netTransfer = trainNetwork(augimdsTrain,lgraph,options);

Classify Validation Images

Classify the validation images using the fine-tuned network.

[YPred,scores] = classify(netTransfer,augimdsValidation);

Display four sample validation images with their predicted labels.

idx = randperm(numel(imdsValidation.Files),4);
figure
for i = 1:4
    subplot(2,2,i)
    I = readimage(imdsValidation,idx(i));
    imshow(I)
    label = YPred(idx(i));
    title(string(label));
end

Calculate the classification accuracy on the validation set. Accuracy is the fraction of labels that the network predicts correctly.

YValidation = imdsValidation.Labels;
accuracy = mean(YPred == YValidation)
accuracy = 1

For tips on improving classification accuracy, see Deep Learning Tips and Tricks.

Read, resize, and classify an image using SqueezeNet.

First, load a pretrained SqueezeNet model.

net = squeezenet;

Read the image using imread.

I = imread('peppers.png');
figure
imshow(I)

The pretrained model requires the image size to be the same as the input size of the network. Determine the input size of the network using the InputSize property of the first layer of the network.

sz = net.Layers(1).InputSize
sz = 1×3

   227   227     3

Crop the image to the input size of the network. Alternatively, you can resize the image using imresize.

I = I(1:sz(1),1:sz(2),1:sz(3));
figure
imshow(I)

Classify the image using classify.

label = classify(net,I)
label = categorical
     bell pepper 

Show the image and classification result together.

figure
imshow(I)
title(label)

This example shows how to extract learned image features from a pretrained convolutional neural network, and use those features to train an image classifier. Feature extraction is the easiest and fastest way to use the representational power of pretrained deep networks. For example, you can train a support vector machine (SVM) using fitcecoc (Statistics and Machine Learning Toolbox™) on the extracted features. Because feature extraction only requires a single pass through the data, it is a good starting point if you do not have a GPU to accelerate network training with.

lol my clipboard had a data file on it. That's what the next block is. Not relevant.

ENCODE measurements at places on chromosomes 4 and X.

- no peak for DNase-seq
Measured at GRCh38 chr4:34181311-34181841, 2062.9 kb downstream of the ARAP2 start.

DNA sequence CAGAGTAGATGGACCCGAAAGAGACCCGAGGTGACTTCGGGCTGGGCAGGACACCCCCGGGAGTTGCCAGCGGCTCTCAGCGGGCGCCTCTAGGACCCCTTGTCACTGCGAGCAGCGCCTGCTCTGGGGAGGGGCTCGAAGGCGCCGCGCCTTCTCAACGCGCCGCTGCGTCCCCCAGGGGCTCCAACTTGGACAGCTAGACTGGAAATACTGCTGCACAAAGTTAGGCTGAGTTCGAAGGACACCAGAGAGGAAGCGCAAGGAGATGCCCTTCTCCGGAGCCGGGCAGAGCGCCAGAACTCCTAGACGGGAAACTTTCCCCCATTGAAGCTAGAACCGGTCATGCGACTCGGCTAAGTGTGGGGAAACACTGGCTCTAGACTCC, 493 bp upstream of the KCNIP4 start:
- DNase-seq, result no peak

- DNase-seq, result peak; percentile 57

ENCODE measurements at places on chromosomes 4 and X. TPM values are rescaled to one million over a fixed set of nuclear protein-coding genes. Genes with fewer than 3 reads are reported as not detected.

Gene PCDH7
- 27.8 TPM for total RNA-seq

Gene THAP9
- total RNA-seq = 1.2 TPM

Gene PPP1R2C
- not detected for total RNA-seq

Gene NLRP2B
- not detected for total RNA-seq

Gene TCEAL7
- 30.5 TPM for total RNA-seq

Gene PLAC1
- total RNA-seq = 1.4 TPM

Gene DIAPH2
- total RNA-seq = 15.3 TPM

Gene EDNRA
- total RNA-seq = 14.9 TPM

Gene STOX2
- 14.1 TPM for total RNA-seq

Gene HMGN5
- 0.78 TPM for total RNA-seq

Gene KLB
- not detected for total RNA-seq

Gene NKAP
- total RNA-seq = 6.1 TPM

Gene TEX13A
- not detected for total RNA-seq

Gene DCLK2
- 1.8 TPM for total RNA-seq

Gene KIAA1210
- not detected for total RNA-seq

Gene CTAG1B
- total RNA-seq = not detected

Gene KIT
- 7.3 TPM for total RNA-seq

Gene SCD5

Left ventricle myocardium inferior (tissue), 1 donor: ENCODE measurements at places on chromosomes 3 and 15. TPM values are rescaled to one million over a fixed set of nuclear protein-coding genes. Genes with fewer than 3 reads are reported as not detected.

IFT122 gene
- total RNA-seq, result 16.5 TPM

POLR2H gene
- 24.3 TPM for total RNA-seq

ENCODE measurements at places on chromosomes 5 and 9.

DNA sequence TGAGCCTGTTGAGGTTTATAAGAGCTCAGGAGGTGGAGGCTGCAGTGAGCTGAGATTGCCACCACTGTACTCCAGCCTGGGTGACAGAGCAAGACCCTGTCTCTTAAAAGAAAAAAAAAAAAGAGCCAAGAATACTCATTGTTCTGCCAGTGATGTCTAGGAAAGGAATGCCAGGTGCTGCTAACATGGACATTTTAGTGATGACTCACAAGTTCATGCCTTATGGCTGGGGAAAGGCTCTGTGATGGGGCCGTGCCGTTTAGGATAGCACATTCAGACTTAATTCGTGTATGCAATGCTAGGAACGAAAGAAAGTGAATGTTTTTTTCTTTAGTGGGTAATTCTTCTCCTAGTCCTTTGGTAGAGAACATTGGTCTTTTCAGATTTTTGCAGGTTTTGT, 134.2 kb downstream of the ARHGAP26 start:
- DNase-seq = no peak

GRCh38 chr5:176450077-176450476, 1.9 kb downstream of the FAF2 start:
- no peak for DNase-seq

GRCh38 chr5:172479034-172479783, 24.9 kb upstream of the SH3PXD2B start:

Load Data

Unzip and load the sample images as an image datastore. imageDatastore automatically labels the images based on folder names and stores the data as an ImageDatastore object. An image datastore lets you store large image data, including data that does not fit in memory. Split the data into 70% training and 30% test data.

unzip('MerchData.zip');

imds = imageDatastore('MerchData', ...
    'IncludeSubfolders',true, ...
    'LabelSource','foldernames');

[imdsTrain,imdsTest] = splitEachLabel(imds,0.7,'randomized');

This very small data set now has 55 training images and 20 validation images. Display some sample images.

numImagesTrain = numel(imdsTrain.Labels);
idx = randperm(numImagesTrain,16);

I = imtile(imds, 'Frames', idx);

figure
imshow(I)

Load Pretrained Network

Load a pretrained SqueezeNet network. SqueezeNet is trained on more than a million images and can classify images into 1000 object categories, for example, keyboard, mouse, pencil, and many animals. As a result, the model has learned rich feature representations for a wide range of images.